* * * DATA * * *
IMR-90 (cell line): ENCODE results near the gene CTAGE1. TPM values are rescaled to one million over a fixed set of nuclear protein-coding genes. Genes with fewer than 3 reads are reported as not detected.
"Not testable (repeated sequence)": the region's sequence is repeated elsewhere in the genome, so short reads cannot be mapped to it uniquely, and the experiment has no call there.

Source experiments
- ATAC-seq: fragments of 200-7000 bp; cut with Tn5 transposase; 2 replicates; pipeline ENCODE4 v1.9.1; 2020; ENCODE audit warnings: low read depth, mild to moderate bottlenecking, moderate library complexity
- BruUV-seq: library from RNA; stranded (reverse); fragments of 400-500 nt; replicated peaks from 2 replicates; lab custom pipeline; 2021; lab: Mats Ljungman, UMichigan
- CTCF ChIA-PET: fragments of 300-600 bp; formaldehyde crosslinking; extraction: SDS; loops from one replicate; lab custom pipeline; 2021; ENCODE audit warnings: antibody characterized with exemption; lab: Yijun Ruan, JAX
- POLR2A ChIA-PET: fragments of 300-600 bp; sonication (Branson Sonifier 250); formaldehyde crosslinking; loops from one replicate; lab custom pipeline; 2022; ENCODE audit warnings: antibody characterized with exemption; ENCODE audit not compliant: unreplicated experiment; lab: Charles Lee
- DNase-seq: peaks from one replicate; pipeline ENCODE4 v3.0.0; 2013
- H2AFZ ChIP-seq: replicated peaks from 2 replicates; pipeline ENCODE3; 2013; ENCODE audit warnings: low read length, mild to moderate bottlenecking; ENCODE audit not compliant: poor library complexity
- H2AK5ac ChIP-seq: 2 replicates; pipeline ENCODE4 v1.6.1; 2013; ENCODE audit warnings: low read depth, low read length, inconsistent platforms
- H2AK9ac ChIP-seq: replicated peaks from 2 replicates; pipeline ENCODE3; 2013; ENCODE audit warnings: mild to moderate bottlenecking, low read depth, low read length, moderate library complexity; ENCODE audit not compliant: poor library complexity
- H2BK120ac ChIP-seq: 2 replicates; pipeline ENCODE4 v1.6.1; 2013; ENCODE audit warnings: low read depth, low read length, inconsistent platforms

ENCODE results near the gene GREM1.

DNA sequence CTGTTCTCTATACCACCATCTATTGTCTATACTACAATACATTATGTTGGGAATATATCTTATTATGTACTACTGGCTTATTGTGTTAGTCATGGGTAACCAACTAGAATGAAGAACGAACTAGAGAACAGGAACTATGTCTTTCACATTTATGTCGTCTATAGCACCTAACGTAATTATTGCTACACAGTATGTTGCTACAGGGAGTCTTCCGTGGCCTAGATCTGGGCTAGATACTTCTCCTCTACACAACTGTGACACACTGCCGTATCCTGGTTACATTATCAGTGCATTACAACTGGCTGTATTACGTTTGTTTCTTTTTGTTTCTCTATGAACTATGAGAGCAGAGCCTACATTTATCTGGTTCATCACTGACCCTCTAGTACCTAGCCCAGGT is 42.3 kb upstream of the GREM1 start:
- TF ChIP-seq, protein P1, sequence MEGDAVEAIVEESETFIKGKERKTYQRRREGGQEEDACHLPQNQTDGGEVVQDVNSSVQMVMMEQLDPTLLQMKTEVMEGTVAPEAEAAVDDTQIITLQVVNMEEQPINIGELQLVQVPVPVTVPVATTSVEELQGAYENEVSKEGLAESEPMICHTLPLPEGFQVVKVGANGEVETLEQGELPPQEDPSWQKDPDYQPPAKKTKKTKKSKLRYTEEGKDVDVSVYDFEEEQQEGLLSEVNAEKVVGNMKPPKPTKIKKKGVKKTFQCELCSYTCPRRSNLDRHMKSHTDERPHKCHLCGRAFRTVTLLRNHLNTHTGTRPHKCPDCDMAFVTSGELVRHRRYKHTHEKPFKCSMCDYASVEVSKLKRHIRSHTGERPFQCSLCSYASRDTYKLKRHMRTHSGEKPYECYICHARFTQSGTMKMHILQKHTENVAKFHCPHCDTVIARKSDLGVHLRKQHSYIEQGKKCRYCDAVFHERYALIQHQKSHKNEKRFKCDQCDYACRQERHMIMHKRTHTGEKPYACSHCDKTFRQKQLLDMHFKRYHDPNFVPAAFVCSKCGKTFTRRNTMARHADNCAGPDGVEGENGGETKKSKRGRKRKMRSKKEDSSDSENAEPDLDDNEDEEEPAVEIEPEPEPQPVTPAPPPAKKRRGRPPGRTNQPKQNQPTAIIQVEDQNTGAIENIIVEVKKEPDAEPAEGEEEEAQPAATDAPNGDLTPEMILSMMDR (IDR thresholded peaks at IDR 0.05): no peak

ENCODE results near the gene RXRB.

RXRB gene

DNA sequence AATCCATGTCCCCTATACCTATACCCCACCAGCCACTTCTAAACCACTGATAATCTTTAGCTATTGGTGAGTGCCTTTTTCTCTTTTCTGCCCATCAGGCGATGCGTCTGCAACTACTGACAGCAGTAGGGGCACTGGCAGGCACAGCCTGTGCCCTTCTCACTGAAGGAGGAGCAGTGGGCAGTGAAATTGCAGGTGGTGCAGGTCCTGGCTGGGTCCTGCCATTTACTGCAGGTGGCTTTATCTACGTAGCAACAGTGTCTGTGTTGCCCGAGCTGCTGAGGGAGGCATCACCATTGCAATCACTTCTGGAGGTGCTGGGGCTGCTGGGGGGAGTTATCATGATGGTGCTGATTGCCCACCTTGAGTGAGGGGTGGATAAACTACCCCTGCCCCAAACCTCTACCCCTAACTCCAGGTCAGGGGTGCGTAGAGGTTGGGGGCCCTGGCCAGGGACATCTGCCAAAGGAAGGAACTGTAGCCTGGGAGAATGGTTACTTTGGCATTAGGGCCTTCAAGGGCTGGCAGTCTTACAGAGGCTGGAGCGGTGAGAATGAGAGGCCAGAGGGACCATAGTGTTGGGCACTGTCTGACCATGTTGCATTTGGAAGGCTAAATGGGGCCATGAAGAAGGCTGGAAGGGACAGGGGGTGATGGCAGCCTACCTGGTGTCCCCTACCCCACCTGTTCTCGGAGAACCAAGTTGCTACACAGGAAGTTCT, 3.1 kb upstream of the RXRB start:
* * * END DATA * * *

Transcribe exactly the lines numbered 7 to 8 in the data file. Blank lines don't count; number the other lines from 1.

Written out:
- POLR2A ChIA-PET: fragments of 300-600 bp; sonication (Branson Sonifier 250); formaldehyde crosslinking; loops from one replicate; lab custom pipeline; 2022; ENCODE audit warnings: antibody characterized with exemption; ENCODE audit not compliant: unreplicated experiment; lab: Charles Lee
- DNase-seq: peaks from one replicate; pipeline ENCODE4 v3.0.0; 2013